Dravid, back to No.3, regained his confidence, Tendulkar innovated, those magical wrists guiding short balls over the slip cordon, and Laxman showcased his steely side. RP continued to lead the attack manfully and Irfan Pathan, making a comeback, swung the ball at delightful arcs. Ishant devoured Ponting in that spell and the tail wagged – RP adding valuable runs with Laxman as India stretched the lead in the second innings.
Adelaide followed. An even contest deservedly ended in a draw. A series that had begun like a nightmare ended with plenty to cheer. Sydney and Perth were inflection points: it was a point from which Australia lost their aura, the team losing its sheen with every series that followed. For India, it was the start of an ascent. They won the one-day tri-series that followed. Many players, including Dhoni, has spoken about the effect that the tour had on the players, the confidence they gained in battling adversity and the satisfaction in clawing back from what was seemingly an abyss.
Sydney and Perth in 2008 epitomised the Indian Test side of the last decade. These were teams which rose to the top by finding a way to fight back; by putting behind a demoralising defeat; by disrupting the opposition’s rhythm when the bowlers were on top (Sehwag at Galle, Laxman at Sydney); by scrapping when the pitch was hard (Dravid in Headingley and in Kingston, Tendulkar in Nottingham, Gambhir in Napier); by seeking battling performances from the tail (Nottingham, Sydney, Adelaide, Kingston); by the dint of rookies exceeding expectations (RP, Ishant, Dinesh Karthik, Sreesanth, Bangar, Irfan); by believing that they will only improve as the series goes along; by understanding that beauty means nothing if not infused with grit.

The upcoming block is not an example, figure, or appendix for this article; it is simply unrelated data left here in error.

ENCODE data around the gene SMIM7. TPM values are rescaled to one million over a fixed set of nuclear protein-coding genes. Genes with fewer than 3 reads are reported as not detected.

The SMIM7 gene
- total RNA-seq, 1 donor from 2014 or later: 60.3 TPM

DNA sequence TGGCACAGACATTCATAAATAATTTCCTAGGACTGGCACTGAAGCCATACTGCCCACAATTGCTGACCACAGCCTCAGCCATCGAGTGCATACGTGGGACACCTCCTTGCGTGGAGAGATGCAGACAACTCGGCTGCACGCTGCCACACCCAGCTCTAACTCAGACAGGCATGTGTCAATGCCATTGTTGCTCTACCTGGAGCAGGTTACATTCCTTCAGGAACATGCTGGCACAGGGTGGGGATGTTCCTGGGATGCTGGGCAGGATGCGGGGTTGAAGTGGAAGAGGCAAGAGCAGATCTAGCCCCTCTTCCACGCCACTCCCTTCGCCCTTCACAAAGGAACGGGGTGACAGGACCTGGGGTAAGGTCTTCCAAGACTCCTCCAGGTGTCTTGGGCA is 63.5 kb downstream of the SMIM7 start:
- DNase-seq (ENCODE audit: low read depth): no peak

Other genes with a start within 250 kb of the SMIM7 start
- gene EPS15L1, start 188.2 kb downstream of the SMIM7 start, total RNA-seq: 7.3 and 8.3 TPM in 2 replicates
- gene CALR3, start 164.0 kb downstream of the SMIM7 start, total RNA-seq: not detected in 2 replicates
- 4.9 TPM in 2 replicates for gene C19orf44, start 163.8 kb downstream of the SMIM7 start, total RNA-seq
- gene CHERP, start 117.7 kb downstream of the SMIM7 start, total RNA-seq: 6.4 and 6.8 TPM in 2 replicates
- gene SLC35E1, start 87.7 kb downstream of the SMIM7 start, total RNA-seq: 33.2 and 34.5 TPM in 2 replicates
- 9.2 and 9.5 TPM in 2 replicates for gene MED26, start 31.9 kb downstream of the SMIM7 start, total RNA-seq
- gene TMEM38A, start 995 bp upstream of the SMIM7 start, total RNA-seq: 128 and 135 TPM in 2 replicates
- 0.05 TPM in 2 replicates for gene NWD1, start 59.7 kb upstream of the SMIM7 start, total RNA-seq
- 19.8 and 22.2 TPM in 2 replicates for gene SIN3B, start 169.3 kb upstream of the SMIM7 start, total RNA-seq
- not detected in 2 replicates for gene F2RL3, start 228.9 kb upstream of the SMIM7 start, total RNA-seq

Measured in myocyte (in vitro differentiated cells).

And here we stand in 2012 when an Indian team has competed in Melbourne, shriveled in Sydney and collapsed in Perth. Zaheer and Sehwag have been fit for all Tests and Dravid hasn’t needed to open. Ishant has more than 100 Test wickets now and Dhoni – despite the shellacking in England and here – remains, statistically, India’s most successful captain. The team had two practice games before the tour and were up against an Australian side in a transition – a side that will struggle to match up to the Australian squad from 2008.
These results are not purely a matter of ability. Zaheer is a far more capable bowler than RP and Irfan; Gambhir has a far better Test record than Bangar, Karthik and Chopra; the crux of the batting line-up knows what it takes to win Tests in Australia; Dhoni knows what it takes to win cricket matches; and the bulk of the tail – Ashwin, Zaheer and Ishant – are more than capable of sticking around than many of their recent predecessors. This was supposed to be a team that had a judicious mix of youth and experience – a chance for the old guard to say a cheerful goodbye as the young guns took charge.